An Open Letter to The International Olympics Committee
Dear International Olympics Committee,
Though I was unable to attend the Olympics this year, I can say that I have been watching as many hours as humanly possible, and I have to say kudos on the opening ceremony. It was breathtaking.
The Olympics are a fantastic time to watch all the sports that you only care about once every four years.The event has a spectacular way about bringing the world together, but as is the case with any gathering of people, you have to listen to what they have to say. In a world where almost everyone has a mobile device with a powerful camera, and the world at their fingertip, you have to be on your game at all times.
Whether you like it or not, the Sochi Olympics are a brand that has been doing a horrible job with brand management. You can ignore the problems, or you can embrace the facts and do whatever you can to make it better. Good brands help their customers, even when it is their fault. Whatever you do, don’t ever say that journalists are exaggerating because you have cameras in the bathrooms. It’s like prodding a bear (an idea for a new sport in 2018?).
When an Olympic athlete and member of the US Bobsled team (in the social industry, we’d call this guy an influencer) has a problem with his door and is unable to leave through normal means, DON’T IGNORE IT.
— Johnny Quinn (@JohnnyQuinnUSA) February 8, 2014
Literally, almost ANY response would have been better than radio silence. Here are a couple sample responses…
“@JohnnyQuinnUSA Whoa! That is definitely not normal. We’re really sorry about that. We’ll get it fixed ASAP.”
“@JohnnyQuinnUSA We messed up. New door is on it’s way. DM us for details on a replacement room with a door that works.”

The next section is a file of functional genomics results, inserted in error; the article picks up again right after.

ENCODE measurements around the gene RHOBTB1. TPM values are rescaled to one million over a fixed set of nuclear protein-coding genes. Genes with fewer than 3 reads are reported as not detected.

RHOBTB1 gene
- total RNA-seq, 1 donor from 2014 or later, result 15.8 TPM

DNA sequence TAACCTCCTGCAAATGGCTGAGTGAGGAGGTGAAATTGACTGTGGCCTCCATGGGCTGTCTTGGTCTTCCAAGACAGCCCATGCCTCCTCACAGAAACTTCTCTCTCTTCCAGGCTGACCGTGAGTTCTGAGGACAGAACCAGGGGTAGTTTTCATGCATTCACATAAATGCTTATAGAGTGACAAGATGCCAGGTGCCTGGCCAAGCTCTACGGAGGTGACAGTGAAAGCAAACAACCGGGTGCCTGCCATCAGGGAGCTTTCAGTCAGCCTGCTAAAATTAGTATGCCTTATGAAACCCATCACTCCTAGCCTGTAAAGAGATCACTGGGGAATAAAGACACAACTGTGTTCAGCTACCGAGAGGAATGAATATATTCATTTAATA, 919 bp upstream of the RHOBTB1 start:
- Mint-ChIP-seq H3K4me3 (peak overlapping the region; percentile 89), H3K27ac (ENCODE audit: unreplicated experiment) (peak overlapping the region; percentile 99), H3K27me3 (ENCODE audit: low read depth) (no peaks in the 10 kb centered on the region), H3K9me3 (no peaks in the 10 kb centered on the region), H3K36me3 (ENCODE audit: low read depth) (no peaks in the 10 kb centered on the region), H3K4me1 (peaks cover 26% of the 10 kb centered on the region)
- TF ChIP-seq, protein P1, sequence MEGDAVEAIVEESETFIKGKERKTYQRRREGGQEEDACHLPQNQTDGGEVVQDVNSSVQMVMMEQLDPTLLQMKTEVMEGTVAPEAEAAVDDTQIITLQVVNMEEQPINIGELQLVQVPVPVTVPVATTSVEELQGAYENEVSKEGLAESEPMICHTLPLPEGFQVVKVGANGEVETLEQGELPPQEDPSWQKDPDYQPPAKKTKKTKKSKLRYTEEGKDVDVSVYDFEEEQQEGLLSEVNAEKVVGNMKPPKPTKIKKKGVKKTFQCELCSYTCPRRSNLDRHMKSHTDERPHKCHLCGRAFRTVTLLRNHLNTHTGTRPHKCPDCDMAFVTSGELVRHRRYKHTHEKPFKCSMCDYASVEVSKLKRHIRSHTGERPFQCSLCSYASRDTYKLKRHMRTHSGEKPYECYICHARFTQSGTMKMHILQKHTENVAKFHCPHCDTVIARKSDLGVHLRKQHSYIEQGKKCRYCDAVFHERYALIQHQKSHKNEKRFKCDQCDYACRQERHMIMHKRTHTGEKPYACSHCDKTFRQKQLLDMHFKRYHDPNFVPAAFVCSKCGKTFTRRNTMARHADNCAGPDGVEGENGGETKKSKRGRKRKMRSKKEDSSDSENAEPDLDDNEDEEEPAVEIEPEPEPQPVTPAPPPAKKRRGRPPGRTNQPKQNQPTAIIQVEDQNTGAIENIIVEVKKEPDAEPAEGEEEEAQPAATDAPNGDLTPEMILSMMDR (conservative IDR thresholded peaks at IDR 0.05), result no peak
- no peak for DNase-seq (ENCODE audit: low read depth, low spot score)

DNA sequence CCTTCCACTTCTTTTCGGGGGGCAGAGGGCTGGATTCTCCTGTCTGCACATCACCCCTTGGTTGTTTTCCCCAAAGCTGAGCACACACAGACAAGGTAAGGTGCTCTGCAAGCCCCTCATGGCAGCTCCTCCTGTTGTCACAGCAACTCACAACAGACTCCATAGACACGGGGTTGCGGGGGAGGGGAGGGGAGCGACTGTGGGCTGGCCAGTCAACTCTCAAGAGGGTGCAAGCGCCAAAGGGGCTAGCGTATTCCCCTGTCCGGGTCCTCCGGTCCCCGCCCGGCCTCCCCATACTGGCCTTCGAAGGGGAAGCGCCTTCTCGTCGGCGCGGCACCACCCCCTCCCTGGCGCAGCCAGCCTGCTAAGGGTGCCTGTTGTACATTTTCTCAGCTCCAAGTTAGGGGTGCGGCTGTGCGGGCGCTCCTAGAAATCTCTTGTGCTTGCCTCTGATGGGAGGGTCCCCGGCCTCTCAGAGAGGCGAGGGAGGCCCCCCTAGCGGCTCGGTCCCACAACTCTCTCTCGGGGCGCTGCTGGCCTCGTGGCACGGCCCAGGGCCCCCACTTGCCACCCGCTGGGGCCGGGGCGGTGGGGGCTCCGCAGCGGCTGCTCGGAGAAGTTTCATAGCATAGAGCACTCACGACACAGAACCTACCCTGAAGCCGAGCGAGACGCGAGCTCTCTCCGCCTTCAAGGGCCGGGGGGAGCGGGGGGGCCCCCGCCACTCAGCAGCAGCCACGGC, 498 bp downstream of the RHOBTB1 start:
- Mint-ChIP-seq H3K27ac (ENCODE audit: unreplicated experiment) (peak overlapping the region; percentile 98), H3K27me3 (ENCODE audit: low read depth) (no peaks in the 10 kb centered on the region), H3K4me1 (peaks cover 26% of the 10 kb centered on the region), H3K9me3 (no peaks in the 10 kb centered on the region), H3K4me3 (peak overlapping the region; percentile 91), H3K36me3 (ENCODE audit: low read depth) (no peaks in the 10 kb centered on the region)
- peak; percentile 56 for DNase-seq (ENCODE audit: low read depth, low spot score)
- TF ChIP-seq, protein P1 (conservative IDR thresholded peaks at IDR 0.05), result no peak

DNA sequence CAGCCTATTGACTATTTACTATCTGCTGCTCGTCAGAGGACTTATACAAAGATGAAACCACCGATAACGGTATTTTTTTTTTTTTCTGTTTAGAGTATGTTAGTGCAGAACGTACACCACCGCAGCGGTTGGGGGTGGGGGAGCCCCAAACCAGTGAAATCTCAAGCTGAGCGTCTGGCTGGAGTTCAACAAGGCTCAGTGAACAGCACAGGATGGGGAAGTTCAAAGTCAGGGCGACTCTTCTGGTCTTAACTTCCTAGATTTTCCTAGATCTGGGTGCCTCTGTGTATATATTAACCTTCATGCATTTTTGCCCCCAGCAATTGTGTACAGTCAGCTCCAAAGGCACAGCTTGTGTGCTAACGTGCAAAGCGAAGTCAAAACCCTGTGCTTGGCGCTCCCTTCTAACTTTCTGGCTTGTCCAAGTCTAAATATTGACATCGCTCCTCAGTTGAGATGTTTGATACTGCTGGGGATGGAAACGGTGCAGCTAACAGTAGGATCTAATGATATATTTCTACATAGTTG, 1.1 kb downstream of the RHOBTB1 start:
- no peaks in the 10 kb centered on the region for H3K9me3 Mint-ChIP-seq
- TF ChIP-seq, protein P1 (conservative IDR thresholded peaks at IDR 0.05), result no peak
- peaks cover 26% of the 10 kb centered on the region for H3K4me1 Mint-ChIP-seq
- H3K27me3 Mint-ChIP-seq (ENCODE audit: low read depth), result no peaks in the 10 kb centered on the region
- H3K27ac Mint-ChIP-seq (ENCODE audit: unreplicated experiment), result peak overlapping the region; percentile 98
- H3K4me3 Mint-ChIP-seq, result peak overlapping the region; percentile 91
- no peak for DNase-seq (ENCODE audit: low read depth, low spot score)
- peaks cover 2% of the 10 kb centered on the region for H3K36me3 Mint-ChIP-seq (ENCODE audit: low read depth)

The point is that your brand, the Sochi Olympics, are responsible to the people that are in your care now, and you can ignore it, but that doesn’t mean the conversation stops. In fact, the lack of response just means that more people will join in on the conversation, and more people start to make fun of something that you’ve worked really hard on.
In fact, more people follow @SochiProblems than the official Sochi handle @Sochi2014. I’m not saying that they’re all legit, but let’s face it, it doesn’t look good for the organization. Why isn’t there a team of community managers to respond to those complaints in real time in multiple languages? I’ll personally volunteer for the English team. Care and concern go a long way, especially when the world is watching.
In closing, whether you’re the Olympics, or a small shop around the corner, conversations are happening about your brand online to some degree and it’s best to take those conversations seriously. As I said, you can ignore the conversation. Disasters can be mitigated, but only if you have someone manning the boards.
P.S. You should also consider grabbing your name on all social channels, whether a big or small brand, so this doesn’t happen to you.